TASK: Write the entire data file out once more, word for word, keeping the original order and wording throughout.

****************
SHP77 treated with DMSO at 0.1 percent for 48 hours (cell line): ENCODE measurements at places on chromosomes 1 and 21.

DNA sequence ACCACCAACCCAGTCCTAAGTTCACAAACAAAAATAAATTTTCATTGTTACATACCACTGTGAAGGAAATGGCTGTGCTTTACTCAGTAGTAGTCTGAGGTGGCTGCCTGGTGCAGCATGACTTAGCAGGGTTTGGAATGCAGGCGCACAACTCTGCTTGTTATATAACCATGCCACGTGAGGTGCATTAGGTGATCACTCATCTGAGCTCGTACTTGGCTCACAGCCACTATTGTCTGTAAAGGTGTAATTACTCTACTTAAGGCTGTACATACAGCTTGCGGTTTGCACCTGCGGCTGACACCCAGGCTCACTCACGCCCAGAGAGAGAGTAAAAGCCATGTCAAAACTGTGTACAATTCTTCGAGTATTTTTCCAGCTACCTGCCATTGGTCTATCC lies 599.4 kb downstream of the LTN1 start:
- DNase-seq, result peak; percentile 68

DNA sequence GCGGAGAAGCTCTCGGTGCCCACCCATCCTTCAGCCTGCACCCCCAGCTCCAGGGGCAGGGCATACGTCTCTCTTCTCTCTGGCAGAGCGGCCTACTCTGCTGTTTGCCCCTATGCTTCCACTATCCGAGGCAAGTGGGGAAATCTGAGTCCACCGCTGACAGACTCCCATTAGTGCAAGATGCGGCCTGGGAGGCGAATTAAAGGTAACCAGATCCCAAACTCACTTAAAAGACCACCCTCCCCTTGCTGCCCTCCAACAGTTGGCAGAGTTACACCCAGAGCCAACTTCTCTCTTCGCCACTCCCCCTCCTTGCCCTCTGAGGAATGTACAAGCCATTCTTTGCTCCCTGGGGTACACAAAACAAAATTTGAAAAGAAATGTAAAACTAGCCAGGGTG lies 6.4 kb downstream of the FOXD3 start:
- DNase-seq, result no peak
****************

SHP77 treated with DMSO at 0.1 percent for 48 hours (cell line): ENCODE measurements at places on chromosomes 1 and 21.

DNA sequence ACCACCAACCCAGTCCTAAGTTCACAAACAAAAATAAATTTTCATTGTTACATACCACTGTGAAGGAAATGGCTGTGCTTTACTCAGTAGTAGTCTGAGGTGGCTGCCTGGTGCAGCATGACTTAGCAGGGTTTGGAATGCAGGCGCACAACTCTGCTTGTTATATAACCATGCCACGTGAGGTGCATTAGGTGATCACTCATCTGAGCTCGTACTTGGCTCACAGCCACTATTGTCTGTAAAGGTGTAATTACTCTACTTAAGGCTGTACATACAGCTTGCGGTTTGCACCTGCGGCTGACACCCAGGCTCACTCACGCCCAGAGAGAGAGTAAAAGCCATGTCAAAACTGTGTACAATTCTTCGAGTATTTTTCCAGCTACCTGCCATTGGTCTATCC lies 599.4 kb downstream of the LTN1 start:
- DNase-seq, result peak; percentile 68

DNA sequence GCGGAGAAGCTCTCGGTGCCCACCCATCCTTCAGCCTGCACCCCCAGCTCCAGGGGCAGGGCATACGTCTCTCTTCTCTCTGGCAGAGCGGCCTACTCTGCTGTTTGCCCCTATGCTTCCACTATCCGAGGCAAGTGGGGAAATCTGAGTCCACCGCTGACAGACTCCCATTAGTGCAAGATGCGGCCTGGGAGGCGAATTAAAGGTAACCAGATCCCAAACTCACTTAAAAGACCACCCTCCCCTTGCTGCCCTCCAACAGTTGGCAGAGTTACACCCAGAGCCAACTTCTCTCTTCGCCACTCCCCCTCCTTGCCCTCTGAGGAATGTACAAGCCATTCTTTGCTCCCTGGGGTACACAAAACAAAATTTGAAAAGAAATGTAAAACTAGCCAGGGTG lies 6.4 kb downstream of the FOXD3 start:
- DNase-seq, result no peak